How the Mind Works Best
Karen Smail, exercise science professor
In one classroom, kids bounced on a trampoline while performing arithmetic. Across the hall, students sprawled across mats, practicing yoga. Outside, they jumped rope and hula-hooped. Perhaps most exciting of all, the school’s newest classroom featured a climbing wall and exercise-inducing video games, including the Nintendo Wii and Dance Dance Revolution.
At a school like this, who’d ever want to stay home sick?
The school is Julian Mitchell Elementary in downtown Charleston, and its mission is to fuse learning with physical activity. Playing a critical role in this pilot program is exercise science professor Karen Smail, who is researching the impact of action-based learning at the school. Mitchell Elementary’s unorthodox combination of exercise and academics was in part prompted by a fitness study of Charleston County students conducted by Smail and three other College professors. The study’s results were dismaying: 33 percent of Charleston County students were obese or at risk of obesity. In the county’s poorest schools, the number was even worse: 49 percent.
To improve the student’s health, as well as boost their academic performance, Smail helped devise kinesthetic learning activities. Smail believed the bulk of the underperforming students would absorb knowledge better through physical action than by sitting in a desk for long stretches of time. She’s following the lead of national advocates, citing the positive influence of movement in learning. Smail says after seeing years of discouraging test results and fitness levels at Charleston schools, it was clear the status quo wasn’t working.
“Education,” Smail says, “had forgotten how the brain works.”
Walk with Smail through Mitchell Elementary, and you get a window into just how the brain works. In one corner of a classroom, students juggle scarves, continually concentrating on the fabric they must catch. Many children, Smail says, tend to read by only looking at a word’s first letter and guessing at what word it might be. Staring at falling scarves reinforces the importance of keeping one’s eyes on the full object. Against a wall, students rolled on scooter boards and parked themselves in outlines of different shapes on the floor. A school administrator comments that students are shown to learn better the lower they are to the ground.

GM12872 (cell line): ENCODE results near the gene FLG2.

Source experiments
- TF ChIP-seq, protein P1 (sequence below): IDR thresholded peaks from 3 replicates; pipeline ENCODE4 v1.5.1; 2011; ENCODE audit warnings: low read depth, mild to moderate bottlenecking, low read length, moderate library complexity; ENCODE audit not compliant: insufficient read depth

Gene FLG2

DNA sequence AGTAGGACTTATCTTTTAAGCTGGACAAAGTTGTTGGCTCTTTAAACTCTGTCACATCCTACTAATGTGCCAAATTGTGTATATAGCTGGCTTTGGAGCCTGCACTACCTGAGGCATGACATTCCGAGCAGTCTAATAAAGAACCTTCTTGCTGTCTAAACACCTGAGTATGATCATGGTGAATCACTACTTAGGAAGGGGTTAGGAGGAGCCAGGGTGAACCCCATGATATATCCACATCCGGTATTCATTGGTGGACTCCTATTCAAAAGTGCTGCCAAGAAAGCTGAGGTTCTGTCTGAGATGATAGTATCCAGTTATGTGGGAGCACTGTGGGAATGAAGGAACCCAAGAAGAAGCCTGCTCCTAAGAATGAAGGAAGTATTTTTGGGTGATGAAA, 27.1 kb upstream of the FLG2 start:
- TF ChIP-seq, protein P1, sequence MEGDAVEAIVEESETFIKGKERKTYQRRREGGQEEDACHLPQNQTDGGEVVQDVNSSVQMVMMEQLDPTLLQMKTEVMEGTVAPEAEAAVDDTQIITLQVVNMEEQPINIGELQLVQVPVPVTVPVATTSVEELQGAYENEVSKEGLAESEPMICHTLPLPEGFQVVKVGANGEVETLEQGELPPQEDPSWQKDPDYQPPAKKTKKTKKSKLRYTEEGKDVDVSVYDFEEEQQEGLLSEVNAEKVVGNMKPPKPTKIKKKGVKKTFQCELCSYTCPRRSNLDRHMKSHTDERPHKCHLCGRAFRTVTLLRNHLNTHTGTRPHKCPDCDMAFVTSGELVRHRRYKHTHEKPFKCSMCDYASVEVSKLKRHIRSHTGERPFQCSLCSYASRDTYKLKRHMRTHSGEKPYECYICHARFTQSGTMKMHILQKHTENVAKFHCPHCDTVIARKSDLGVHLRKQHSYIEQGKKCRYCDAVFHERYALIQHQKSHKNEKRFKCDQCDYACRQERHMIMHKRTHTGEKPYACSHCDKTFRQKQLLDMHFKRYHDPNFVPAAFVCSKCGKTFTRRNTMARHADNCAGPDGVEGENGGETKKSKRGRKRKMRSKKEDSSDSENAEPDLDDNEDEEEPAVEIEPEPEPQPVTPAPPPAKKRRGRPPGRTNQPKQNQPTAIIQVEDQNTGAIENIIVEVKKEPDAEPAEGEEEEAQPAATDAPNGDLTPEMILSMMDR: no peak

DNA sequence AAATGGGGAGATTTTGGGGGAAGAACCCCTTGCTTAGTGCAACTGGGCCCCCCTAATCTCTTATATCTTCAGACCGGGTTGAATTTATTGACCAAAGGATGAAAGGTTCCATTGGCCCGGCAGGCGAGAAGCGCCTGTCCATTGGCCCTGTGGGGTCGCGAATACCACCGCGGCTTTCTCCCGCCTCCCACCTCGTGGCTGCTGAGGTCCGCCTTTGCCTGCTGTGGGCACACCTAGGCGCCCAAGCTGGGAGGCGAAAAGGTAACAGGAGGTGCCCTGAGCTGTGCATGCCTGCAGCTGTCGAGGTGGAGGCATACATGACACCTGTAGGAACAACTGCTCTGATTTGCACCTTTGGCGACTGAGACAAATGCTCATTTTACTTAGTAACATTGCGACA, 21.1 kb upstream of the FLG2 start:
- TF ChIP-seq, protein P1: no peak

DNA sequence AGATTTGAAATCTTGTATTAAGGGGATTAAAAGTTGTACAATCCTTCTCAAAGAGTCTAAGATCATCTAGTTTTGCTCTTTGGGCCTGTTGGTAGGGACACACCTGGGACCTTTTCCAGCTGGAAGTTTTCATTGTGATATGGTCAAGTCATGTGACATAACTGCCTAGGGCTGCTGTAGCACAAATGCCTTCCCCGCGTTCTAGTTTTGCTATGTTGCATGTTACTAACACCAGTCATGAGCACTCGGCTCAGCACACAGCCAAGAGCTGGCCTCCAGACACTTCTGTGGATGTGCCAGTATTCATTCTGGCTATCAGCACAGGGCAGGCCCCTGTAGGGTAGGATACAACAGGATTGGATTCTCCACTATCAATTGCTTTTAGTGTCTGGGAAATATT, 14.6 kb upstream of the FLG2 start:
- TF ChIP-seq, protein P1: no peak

Judging by the excitement in the classroom, students love the activities. “I practice the adding and don’t worry about the jumping,” notes 8-year-old Tanaya, fresh from jumping on a trampoline and doing the arithmetic pasted on a cabinet.
“You get to study math facts,” says 9-year-old Oddessey. “When you study math facts you get to know better in the classroom.”
Smails’ activities are part of a broad effort at Mitchell Elementary to promote better health and learning. Between the action-based learning lab and a more traditional physical education class, students at Mitchell Elementary enjoy 150 minutes of physical activity a week. Compare that with the 60 minutes other Charleston County students receive.
“It’s been the coolest thing,” says physical education teacher Lindsay Beck. “People don’t have P.E. every day. It’s just unheard of.”
Each week, a doctor visits the school and conducts a free health clinic. He’s able to write prescriptions on the spot. The school nurse, who happens to be married to the doctor, conducts “Fresh Fridays,” and showcases one fruit or vegetable each week, exposing children to new, healthy foods with exotic flavors. The nurse paid for the food for one year before Whole Foods became a sponsor of her efforts. Now she’s aiming for grant money from the USDA to continue the program.
“It all comes down to this: A sick child cannot learn,” says the nurse, Glennis Randazzo, who was also instrumental in raising nearly $30,000 for Mitchell’s new classroom with the climbing walls and Nintendo Wiis.
Smail is ecstatic about the room’s opening, and points to a study she just finished that shows no difference in fitness levels between children who used the Nintendo Wii’s games and students who took aerobics classes three times a week.
It’s too early to tell how much improvement, if any, students will demonstrate in their fitness and academic testing, but Smail and others at the school say the anecdotal evidence is overwhelmingly positive.
Now that Smail has helped get the ball rolling at Mitchell, it’s time for her to analyze the data and write research papers. “If we keep this to ourselves,” she says, “nobody else can model themselves after us.”
Meanwhile, children have a blast at Mitchell Elementary, studying and exercising all at once.
As Dave Spurlock, director of physical education and health for the Charleston County School District, says, “God forbid we would make learning fun.”